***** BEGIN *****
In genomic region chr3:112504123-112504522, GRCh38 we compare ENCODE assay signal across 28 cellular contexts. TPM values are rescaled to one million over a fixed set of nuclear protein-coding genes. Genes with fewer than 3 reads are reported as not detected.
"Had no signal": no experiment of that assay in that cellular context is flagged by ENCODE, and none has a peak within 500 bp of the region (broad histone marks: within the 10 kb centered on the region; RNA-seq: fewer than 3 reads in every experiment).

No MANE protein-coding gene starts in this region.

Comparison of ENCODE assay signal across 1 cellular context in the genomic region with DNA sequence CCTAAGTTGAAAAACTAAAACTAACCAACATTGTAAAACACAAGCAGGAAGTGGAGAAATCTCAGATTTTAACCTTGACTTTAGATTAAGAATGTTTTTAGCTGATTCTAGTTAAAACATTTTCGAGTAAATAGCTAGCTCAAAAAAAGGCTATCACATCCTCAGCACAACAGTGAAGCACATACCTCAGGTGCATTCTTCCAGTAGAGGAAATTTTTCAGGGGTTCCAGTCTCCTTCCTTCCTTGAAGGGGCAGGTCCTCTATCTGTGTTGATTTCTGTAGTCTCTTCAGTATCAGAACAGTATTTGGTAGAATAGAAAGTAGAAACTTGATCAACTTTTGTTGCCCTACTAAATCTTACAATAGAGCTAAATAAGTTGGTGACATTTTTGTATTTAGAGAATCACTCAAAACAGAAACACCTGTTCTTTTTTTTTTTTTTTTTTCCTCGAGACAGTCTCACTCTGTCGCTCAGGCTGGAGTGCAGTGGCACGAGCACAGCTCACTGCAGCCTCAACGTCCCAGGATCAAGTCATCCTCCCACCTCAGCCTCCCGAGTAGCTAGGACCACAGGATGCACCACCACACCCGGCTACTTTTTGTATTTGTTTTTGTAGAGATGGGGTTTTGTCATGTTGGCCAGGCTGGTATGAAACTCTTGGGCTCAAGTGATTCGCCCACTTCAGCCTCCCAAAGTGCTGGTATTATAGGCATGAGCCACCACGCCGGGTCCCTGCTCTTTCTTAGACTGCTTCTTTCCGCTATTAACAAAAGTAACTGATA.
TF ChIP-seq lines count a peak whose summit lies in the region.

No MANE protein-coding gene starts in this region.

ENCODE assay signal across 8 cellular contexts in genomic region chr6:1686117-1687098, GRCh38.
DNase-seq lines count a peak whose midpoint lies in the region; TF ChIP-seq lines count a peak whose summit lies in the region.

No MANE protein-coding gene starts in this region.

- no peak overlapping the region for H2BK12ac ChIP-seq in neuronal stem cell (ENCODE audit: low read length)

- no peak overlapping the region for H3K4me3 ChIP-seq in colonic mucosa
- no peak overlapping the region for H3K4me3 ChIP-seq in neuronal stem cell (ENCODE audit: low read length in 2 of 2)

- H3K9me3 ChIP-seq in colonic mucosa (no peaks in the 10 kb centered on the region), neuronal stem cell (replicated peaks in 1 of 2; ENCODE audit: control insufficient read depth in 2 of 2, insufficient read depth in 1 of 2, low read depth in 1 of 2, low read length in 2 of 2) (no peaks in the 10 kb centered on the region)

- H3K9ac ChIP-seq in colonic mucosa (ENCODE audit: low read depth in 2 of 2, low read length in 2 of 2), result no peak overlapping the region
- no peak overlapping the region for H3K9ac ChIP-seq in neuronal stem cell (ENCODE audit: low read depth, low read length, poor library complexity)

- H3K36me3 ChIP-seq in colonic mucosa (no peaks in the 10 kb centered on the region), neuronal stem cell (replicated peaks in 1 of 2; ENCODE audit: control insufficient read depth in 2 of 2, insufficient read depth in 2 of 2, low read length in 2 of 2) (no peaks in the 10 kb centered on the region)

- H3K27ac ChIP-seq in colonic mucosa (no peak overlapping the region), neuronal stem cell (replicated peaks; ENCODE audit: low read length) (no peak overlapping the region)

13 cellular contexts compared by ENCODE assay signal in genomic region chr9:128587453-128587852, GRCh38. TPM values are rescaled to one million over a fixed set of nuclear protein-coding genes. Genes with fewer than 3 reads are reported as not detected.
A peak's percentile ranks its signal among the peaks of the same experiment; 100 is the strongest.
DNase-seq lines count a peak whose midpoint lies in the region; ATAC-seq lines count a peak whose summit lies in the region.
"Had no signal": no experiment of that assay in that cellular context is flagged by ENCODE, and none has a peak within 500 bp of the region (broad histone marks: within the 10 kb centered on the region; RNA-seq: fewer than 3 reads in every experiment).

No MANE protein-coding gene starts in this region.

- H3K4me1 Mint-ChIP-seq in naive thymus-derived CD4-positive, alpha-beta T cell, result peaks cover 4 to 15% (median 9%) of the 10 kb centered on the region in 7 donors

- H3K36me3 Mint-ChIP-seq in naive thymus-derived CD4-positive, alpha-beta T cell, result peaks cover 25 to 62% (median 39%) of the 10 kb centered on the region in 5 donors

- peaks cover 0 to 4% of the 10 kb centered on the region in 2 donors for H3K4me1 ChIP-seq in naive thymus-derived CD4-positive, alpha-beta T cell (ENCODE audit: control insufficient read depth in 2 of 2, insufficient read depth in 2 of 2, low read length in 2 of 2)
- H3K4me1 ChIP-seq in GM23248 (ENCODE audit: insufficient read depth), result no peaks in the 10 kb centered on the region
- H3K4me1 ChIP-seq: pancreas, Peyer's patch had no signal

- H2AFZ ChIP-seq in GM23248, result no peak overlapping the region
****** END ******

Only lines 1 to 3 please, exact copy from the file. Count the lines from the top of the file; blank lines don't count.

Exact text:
In genomic region chr3:112504123-112504522, GRCh38 we compare ENCODE assay signal across 28 cellular contexts. TPM values are rescaled to one million over a fixed set of nuclear protein-coding genes. Genes with fewer than 3 reads are reported as not detected.
"Had no signal": no experiment of that assay in that cellular context is flagged by ENCODE, and none has a peak within 500 bp of the region (broad histone marks: within the 10 kb centered on the region; RNA-seq: fewer than 3 reads in every experiment).

No MANE protein-coding gene starts in this region.